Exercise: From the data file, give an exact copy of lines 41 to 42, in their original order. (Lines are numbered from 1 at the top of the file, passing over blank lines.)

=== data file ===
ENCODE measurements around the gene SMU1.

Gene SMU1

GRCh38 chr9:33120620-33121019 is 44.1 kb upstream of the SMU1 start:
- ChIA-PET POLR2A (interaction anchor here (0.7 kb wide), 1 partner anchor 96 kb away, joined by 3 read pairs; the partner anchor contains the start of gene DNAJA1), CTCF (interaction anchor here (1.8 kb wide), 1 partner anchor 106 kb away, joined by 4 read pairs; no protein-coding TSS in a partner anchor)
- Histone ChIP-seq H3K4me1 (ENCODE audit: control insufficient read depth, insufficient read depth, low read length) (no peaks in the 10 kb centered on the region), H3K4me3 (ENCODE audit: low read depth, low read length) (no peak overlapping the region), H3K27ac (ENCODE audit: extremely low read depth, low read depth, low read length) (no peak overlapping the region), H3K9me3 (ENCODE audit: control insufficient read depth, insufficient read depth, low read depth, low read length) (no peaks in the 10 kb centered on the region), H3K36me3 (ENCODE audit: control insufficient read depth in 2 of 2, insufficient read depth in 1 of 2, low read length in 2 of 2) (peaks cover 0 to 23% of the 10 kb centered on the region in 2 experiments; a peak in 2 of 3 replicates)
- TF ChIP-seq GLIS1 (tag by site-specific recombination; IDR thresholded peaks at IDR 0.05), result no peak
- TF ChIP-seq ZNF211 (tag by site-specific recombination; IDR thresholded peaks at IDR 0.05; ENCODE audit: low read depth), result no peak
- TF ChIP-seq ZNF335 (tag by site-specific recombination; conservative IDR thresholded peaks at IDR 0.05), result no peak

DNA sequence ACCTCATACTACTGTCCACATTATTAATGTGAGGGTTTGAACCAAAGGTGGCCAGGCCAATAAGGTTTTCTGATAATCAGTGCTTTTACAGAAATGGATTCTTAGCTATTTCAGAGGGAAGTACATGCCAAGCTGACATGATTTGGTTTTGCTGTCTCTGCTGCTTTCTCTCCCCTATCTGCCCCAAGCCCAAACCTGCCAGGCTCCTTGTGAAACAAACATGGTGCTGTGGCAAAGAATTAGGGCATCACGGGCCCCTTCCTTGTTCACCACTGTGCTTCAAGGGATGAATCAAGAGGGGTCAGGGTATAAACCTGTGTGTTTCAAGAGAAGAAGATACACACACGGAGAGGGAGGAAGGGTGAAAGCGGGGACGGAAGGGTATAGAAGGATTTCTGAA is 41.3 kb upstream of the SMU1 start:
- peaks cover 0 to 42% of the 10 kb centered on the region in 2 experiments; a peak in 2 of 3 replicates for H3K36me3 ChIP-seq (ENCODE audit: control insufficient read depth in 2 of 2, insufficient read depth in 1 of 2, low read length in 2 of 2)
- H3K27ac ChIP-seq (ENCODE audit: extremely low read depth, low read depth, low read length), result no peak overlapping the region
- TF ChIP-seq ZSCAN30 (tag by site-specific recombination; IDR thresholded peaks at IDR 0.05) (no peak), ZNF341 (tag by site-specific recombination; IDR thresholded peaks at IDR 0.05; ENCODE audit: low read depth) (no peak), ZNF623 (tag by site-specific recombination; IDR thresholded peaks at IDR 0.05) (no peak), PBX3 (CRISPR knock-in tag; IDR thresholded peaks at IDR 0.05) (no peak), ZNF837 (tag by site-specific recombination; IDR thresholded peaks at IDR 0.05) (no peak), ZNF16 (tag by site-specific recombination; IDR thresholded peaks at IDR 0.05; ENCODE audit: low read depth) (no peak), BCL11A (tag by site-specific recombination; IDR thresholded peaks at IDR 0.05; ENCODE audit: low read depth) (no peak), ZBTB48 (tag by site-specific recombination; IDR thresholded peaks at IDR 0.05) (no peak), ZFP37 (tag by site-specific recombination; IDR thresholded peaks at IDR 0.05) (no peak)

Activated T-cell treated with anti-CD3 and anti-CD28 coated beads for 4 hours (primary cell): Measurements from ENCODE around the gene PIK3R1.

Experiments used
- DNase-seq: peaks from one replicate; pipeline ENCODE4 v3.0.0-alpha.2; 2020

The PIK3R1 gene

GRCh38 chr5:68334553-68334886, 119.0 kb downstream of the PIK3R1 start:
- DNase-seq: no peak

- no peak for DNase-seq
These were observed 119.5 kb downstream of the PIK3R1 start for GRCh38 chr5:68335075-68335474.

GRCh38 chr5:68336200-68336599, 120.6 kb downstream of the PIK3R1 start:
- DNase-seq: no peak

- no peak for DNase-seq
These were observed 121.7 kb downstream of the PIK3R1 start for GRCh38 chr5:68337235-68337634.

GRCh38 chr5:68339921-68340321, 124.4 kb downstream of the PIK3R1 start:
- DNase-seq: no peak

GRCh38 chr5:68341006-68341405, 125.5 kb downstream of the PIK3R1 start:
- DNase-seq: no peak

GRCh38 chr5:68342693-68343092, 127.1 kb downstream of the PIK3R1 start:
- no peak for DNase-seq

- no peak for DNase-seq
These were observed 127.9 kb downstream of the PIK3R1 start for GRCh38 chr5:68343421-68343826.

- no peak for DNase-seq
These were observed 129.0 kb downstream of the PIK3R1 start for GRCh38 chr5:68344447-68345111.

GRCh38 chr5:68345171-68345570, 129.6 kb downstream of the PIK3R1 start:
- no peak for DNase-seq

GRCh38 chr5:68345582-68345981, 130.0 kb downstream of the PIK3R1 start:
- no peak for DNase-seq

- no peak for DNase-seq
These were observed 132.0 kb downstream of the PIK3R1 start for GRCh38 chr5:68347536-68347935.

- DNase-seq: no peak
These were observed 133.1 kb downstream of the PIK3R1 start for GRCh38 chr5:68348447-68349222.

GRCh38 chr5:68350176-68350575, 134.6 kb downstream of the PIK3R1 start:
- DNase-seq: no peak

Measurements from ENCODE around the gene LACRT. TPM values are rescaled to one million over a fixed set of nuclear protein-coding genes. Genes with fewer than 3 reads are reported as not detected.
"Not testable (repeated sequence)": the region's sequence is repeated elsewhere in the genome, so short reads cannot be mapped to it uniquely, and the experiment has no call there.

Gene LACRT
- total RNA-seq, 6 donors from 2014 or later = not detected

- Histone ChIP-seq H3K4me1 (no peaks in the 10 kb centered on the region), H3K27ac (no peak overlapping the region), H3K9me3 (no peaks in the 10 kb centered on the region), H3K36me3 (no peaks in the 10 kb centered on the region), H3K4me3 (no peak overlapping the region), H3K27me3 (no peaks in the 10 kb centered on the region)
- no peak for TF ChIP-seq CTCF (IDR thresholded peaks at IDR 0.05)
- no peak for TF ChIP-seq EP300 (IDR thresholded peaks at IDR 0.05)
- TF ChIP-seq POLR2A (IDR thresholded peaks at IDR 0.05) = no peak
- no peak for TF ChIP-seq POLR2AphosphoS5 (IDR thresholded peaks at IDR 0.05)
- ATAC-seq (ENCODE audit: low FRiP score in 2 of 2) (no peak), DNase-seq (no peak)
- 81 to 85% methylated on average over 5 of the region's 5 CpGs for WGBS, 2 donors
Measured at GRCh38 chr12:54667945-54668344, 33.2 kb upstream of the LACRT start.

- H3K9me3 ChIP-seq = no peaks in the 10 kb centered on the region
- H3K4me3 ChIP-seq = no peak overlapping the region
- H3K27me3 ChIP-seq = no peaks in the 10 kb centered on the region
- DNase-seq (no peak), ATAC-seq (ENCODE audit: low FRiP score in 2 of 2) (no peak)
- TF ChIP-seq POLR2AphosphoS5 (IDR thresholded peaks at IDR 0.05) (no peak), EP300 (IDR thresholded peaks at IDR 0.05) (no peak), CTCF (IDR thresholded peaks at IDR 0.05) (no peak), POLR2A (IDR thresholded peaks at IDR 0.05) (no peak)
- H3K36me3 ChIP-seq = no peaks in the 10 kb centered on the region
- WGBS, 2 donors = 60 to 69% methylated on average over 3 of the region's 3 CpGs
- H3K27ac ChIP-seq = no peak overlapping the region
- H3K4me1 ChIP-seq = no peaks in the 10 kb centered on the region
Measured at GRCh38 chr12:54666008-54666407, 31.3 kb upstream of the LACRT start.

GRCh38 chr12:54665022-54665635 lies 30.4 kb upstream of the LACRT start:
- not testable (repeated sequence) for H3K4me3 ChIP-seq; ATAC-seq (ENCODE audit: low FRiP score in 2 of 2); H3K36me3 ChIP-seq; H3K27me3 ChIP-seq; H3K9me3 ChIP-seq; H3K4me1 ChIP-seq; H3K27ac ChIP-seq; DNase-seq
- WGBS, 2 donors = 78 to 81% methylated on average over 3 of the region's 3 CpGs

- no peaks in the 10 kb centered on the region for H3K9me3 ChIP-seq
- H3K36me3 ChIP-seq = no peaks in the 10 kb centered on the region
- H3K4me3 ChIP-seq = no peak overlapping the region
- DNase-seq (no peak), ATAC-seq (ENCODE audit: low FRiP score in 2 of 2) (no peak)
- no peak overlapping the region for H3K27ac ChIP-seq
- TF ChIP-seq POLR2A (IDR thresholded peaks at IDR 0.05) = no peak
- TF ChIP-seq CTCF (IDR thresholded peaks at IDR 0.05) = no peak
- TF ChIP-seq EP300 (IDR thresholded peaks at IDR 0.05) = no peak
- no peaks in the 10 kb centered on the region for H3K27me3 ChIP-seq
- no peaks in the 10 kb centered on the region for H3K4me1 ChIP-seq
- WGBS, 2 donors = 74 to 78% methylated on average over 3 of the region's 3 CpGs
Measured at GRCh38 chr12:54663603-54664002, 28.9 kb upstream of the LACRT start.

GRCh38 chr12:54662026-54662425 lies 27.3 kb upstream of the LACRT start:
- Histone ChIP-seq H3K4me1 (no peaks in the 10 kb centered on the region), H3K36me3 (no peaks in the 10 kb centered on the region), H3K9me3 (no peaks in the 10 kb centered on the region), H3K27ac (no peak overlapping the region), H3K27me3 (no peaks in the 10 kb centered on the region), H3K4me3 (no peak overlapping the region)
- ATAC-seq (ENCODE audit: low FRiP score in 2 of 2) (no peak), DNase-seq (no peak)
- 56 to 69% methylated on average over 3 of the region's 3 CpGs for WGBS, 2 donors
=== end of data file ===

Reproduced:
- DNase-seq: no peak
These were observed 133.1 kb downstream of the PIK3R1 start for GRCh38 chr5:68348447-68349222.